Veritas NetBackup™ Read This First Guide for Secure Communications
- How secure communication works with master server cluster nodes
- Communication failure scenarios
- Secure communication support for other hosts in NetBackup domain
Why do you need to map host names (or IP addresses) to host IDs
Hosts can be referenced with multiple names.
For example: In the case of multiple network interfaces or if hosts are referenced by both short names and Fully Qualified Domain Names (FQDN).
For successful secure communication in NetBackup 8.1, you should map all associated host names to the respective host ID. The NetBackup-configured client name of a host (or the primary name) is automatically mapped to its host ID during certificate deployment. Additional host names are discovered during communication and may be automatically mapped to the respective host ID or may appear in the Mappings for Approval list. Perform this configuration in the Host Management properties on the master server.
For more information on host ID-to-host name mappings, refer to the NetBackup Security and Encryption Guide.
Examples of configurations that have multiple host names include:
If you have multiple network interfaces, a host has both a public and a private host name.
A host can have a short name and a fully qualified domain name (FQDN).
A host can be associated with its IP address.
For a file system or database that is clustered, a host is associated with its node name and the virtual name of the cluster.
Note the following:
The Exchange, SharePoint, and SQL Server agents also require that you configure host information in the Distributed Application Restore Mapping host properties on the master server.
For highly available environments, the SQL Server agent no longer requires a second policy that contains the cluster or AG node names. You also do not need to configure permissions for redirected restores for the cluster or AG nodes. For successful backups and restores of a SQL Server cluster or AG, you need only configure the mappings in the Host Management properties and the Distributed Application Restore Mapping host properties.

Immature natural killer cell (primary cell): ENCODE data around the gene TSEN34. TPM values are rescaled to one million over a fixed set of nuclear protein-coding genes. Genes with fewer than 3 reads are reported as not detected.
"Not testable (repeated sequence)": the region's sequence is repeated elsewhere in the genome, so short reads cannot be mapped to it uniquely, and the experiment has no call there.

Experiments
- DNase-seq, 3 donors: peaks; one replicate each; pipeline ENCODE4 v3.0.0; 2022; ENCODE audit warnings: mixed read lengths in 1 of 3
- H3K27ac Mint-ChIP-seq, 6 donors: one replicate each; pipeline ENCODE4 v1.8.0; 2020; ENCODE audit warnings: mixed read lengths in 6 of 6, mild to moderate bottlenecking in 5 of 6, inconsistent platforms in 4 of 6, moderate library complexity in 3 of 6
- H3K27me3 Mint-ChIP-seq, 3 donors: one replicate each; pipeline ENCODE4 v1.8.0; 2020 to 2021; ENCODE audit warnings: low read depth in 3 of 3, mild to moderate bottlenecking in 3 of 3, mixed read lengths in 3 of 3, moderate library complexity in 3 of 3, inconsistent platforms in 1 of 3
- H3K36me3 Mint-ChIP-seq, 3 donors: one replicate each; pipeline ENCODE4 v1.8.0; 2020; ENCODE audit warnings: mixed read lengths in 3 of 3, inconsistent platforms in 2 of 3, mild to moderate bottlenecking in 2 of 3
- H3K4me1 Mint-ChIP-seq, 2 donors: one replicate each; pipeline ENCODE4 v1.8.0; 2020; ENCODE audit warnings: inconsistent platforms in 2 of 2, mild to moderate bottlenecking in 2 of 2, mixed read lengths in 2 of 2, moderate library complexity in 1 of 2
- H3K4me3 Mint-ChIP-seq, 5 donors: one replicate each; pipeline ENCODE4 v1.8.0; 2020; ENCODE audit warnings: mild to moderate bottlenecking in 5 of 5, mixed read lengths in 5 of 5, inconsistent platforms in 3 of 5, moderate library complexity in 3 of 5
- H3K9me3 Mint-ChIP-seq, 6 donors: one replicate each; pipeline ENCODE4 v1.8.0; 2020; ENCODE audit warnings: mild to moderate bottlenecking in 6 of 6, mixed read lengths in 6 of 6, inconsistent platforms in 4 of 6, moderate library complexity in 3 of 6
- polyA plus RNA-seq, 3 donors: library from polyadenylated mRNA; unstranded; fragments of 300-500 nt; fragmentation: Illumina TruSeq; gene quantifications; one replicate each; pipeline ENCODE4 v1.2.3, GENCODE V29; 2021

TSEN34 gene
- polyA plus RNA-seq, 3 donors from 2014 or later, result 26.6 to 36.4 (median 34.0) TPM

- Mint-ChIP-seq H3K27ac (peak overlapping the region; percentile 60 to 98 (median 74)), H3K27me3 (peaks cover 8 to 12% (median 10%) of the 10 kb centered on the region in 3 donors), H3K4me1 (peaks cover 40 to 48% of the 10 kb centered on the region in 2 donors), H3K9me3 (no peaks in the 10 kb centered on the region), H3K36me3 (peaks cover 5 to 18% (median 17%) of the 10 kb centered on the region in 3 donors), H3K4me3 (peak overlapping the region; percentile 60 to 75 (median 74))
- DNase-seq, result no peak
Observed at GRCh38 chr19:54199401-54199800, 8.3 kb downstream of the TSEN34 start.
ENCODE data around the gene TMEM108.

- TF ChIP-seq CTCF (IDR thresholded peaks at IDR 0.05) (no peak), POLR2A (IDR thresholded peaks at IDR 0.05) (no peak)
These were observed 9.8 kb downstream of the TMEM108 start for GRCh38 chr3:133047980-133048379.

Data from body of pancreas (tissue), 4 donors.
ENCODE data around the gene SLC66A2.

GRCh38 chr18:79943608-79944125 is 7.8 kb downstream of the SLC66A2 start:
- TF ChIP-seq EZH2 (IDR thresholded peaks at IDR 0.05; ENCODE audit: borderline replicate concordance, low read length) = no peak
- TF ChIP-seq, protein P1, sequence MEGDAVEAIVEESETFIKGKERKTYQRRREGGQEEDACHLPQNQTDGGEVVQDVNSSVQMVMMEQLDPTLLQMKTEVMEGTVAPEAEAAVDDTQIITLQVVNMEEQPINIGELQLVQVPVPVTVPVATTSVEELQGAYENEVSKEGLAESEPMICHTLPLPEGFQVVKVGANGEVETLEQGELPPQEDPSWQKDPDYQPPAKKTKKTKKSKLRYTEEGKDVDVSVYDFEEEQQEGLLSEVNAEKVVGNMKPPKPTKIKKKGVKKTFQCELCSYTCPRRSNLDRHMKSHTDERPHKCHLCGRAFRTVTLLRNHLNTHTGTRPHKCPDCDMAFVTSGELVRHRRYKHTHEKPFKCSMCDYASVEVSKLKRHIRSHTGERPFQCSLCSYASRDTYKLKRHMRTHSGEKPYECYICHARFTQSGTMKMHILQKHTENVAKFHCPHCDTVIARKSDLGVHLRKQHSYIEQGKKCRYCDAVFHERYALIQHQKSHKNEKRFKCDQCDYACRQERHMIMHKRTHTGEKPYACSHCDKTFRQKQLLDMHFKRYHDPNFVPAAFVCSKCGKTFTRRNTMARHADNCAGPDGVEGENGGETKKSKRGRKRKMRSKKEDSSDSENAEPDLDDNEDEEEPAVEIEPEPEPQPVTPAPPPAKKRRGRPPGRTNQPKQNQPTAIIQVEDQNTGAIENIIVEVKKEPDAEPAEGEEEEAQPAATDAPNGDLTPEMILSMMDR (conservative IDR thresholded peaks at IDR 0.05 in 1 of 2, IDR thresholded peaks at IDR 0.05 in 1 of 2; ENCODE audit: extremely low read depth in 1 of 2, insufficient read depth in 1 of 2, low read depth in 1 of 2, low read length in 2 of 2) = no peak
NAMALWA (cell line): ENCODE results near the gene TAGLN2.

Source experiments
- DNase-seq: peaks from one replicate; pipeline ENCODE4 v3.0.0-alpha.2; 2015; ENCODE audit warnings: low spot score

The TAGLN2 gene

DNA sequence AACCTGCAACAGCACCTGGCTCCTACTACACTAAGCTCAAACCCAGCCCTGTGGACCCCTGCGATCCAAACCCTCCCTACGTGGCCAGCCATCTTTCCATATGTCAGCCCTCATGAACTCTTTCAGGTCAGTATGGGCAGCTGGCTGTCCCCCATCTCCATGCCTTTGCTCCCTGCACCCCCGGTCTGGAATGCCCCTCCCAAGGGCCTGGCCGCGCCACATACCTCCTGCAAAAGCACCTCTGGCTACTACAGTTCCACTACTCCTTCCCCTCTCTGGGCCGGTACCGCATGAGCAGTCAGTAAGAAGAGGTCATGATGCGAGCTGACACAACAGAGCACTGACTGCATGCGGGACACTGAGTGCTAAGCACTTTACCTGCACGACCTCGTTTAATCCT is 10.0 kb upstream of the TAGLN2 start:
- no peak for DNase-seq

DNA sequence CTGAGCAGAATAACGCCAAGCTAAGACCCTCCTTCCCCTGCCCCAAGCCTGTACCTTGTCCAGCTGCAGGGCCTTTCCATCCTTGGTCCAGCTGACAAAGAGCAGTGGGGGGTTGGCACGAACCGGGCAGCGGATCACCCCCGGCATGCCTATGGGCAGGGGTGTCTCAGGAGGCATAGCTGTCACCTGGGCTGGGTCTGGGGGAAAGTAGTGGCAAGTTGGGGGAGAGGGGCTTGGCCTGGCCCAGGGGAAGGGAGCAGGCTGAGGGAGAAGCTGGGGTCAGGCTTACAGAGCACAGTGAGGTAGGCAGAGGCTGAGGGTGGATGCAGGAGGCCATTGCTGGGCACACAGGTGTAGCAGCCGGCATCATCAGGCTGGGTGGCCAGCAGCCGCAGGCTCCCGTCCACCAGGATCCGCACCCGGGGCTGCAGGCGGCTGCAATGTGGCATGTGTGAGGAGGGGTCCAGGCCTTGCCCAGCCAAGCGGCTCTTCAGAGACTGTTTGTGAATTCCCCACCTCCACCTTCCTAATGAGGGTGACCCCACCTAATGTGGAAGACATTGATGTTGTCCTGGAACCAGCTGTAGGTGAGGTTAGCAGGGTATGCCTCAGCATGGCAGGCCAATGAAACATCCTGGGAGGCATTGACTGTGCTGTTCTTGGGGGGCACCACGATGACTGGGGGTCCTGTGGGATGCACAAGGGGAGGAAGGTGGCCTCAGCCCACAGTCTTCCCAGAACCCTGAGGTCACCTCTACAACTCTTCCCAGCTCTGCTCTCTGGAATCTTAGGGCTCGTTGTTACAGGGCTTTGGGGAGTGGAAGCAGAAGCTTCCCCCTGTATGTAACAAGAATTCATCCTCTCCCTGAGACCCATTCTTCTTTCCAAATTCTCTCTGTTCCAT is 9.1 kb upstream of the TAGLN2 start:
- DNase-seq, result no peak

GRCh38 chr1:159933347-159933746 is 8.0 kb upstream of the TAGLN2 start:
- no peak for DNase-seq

The following diagram illustrates the host ID-to-host name mapping process:
Host name-to-host ID mapping occurs in the following order:
The FQDN of Host 2 is mapped to its host ID during certificate deployment.
Host 1 initiates a secure connection to Host 2 using the short name. Both hosts exchange their host ID-based certificates as part of the TLS handshake.
Host 1 sends the host ID and short name of Host 2 to the master server for validation.
The master server looks up the host ID and the short name in its database. Since the provided short host name is not already mapped to the host ID of Host 2, one of the following occurs:
If the NetBackup Administration Console is selected and the short name is not already mapped to another host ID, the discovered short name is automatically mapped to the host ID of Host 2, and Host 1 is instructed to continue the connection.option in the
If theoption is not selected or the short name is already mapped to another host ID, the discovered mapping is added to the pending approval list and Host 1 is instructed to drop the connection. The mapping should be manually approved before any connections to Host 2 using the same short name can succeed.
Connection is established between the hosts if the mapping is approved. If the mapping is not approved, the connection is dropped.